Our calculation is performed within the formalism Sasaki and Stewart (1996); Sasaki and Tanaka (1998); Wands et al. (2000); Lyth et al. (2005); Lyth and Rodriguez (2005) which states that can be associated with the difference in the number of e-folds undergone by neighbouring positions in the universe from an initial flat hypersurface at horizon crossing to a final uniform density one when the dynamics have become adiabatic: . On the flat hypersurface the inflationary fields are not constant, and by writing as a function of the fields, can be written as a Taylor expansion in the horizon crossing field fluctuations.
We consider two scalar fields, though our work easily generalises for more than two fields, and we take both our fields to have canonical kinetic terms. We choose the inflaton field, denoted , to be the direction in field space aligned with the inflationary trajectory at horizon exit, , so that and this implies the derivative of with respect to the inflaton is a constant
(1) |
The isocurvature field orthogonal to is denoted , and the curvature perturbation has contributions from both fields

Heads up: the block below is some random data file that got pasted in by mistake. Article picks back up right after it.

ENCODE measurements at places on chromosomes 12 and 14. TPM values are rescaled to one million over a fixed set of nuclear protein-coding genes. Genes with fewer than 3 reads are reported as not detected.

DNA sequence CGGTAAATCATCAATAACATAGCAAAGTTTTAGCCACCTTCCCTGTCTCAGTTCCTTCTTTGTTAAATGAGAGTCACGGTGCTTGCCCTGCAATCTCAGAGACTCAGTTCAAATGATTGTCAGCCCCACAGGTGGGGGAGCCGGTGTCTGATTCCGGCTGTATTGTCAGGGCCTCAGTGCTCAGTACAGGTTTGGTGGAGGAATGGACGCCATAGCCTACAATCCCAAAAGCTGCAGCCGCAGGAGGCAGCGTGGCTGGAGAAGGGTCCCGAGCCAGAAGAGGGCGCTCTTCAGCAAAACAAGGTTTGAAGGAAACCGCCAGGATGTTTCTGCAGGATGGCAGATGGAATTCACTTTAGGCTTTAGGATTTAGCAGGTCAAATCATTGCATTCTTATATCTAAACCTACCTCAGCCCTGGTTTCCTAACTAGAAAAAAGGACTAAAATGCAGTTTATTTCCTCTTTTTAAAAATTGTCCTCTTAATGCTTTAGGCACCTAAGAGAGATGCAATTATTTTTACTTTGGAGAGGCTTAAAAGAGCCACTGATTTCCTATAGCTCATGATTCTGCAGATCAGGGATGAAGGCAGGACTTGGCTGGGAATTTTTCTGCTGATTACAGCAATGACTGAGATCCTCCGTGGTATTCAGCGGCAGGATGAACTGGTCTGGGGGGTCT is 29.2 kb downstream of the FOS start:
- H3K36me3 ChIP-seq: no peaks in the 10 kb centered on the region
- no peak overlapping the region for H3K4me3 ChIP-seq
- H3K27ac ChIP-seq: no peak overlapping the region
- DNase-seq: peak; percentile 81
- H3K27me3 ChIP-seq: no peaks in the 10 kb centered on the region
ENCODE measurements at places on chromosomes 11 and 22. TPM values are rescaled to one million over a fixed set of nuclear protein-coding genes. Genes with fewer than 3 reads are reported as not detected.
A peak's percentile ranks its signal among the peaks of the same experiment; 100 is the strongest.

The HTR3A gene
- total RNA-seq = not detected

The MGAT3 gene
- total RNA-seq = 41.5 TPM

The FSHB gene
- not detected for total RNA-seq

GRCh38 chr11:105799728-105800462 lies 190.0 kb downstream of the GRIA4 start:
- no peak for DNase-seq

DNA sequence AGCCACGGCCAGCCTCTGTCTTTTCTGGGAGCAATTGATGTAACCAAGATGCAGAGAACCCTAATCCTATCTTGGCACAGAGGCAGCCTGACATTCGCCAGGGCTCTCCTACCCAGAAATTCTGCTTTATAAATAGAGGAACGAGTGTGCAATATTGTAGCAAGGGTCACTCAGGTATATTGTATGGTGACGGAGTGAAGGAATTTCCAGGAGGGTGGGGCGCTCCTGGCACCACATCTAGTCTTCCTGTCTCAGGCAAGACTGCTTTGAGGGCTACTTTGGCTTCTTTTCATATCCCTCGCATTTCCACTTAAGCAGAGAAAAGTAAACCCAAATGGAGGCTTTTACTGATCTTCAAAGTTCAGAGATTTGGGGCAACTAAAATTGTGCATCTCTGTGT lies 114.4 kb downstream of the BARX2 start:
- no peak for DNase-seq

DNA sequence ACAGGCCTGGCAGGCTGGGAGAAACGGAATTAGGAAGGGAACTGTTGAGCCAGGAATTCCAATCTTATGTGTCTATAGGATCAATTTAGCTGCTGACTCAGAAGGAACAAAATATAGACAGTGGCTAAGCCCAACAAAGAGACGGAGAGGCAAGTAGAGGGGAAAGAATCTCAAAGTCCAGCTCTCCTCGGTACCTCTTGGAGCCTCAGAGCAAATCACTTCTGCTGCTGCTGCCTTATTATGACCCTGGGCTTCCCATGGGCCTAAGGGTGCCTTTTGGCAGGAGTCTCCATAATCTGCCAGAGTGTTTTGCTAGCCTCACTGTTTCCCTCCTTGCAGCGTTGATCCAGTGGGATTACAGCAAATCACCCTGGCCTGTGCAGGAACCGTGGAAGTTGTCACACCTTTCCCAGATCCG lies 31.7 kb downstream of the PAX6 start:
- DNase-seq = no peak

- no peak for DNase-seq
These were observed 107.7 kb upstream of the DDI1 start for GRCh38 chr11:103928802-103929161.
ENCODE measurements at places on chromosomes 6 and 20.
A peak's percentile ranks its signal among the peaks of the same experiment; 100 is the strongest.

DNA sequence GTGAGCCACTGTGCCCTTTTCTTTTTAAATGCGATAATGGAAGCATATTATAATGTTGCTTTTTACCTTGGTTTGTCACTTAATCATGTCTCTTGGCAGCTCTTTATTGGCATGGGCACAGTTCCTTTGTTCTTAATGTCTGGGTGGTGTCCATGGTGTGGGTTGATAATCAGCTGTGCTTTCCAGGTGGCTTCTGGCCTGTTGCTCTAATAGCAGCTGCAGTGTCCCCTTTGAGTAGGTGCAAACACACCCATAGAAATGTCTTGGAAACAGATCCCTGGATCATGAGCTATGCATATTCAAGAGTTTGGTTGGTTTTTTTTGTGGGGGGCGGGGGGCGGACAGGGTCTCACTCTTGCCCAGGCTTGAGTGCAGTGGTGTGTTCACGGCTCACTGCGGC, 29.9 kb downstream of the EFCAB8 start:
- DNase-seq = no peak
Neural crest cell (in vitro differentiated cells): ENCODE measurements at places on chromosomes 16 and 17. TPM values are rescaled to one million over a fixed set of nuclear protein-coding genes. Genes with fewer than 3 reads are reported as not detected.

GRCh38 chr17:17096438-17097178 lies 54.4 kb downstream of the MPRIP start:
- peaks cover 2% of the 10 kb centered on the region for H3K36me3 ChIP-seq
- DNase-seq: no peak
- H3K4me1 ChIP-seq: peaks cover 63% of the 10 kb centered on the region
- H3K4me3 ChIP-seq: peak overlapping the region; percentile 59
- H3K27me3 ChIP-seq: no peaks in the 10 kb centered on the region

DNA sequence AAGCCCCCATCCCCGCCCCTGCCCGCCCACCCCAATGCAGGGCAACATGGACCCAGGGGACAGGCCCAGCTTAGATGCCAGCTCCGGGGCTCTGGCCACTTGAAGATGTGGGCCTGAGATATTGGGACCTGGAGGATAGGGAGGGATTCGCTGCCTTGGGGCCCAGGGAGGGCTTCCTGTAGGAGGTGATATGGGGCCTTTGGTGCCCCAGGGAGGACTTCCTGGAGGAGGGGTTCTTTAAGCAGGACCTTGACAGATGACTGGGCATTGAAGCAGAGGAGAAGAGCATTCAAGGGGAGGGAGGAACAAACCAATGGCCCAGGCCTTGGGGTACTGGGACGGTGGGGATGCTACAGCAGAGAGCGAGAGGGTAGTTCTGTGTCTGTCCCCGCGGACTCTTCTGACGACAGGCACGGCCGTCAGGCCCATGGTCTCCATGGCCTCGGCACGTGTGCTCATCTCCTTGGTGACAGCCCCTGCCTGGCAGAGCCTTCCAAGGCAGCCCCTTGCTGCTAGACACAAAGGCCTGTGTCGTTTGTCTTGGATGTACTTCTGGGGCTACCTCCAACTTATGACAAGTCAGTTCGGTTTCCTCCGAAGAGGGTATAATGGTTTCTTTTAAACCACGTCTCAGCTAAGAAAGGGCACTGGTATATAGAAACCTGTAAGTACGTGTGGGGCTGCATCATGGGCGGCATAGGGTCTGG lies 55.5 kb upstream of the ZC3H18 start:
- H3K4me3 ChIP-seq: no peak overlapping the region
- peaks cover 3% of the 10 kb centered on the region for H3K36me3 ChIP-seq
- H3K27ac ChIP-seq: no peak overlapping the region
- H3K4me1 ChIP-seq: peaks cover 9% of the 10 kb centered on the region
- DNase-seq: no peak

(2) |
where we have neglected terms with higher order derivatives since they are negligible. The arguments of and its derivatives are usually taken to be the average values of the fields within our observable universe, denoted and , while and contain all fluctuations in and with wavelengths of order the size of our observable universe or less.
The power spectrum of the curvature perturbation is then given by
(3) |
where runs over , the summation convention has been used, and we have neglected higher order and correlators.
Non-Gaussianities in are generated because of the non-linear relationship between and in (2). In particular, one finds for the local bispectrum, , and trispectrum, , parameters that Byrnes et al. (2006); Seery and Lidsey (2007)
(4) | |||
(5) |
In what follows we will only be concerned with the magnitude of and , and , but to avoid clutter we will drop the absolute symbols. We will also use the expression for the tensor-to-scalar ratio
(6) |
and we will find it convenient to define the contribution of to the total power spectrum
(7) |
ii.2 Superhorizon Fluctuation